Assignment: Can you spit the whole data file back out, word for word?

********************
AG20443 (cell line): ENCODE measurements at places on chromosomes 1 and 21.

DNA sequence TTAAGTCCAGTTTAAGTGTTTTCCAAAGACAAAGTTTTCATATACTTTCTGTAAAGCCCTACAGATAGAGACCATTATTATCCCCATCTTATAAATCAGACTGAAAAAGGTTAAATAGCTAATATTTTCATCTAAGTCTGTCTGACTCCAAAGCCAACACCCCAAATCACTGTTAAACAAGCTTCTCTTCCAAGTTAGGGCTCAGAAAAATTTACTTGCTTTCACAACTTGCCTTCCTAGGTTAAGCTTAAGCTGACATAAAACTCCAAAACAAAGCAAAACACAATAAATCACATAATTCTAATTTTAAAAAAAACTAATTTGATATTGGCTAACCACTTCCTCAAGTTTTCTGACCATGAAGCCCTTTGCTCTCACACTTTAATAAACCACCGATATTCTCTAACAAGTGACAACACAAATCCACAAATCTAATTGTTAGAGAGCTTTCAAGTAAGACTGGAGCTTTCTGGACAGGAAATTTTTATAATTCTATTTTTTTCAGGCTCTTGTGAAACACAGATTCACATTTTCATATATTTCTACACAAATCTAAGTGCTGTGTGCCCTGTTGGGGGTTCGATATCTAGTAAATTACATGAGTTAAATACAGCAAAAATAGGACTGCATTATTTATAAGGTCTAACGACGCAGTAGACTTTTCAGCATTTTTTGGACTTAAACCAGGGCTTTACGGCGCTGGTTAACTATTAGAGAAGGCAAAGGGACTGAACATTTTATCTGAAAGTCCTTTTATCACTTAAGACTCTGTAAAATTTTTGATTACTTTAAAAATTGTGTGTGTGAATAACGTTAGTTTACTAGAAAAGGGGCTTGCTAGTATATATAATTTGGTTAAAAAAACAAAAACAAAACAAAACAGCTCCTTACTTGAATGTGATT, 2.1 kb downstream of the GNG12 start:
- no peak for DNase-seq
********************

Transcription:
AG20443 (cell line): ENCODE measurements at places on chromosomes 1 and 21.

DNA sequence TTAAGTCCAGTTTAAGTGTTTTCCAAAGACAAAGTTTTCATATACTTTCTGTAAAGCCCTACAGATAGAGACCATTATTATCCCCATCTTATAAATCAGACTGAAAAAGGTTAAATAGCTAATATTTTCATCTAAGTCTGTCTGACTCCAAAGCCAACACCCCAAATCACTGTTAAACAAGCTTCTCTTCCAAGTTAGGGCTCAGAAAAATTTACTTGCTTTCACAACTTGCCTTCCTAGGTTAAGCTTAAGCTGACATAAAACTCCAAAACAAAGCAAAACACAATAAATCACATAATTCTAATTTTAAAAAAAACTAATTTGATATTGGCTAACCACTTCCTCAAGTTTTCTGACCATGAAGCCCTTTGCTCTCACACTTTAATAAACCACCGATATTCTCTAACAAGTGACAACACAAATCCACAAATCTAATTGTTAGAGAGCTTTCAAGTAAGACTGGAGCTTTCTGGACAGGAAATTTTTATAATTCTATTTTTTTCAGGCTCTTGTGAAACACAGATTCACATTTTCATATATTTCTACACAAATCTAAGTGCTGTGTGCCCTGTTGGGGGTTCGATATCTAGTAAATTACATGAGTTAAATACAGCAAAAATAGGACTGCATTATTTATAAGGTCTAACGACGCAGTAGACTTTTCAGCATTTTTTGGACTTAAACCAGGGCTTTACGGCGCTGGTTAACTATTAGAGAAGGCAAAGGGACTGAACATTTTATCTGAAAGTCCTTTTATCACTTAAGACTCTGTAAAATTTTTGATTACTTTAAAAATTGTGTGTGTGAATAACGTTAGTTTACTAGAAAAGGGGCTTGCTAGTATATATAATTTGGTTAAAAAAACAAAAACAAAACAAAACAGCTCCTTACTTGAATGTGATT, 2.1 kb downstream of the GNG12 start:
- no peak for DNase-seq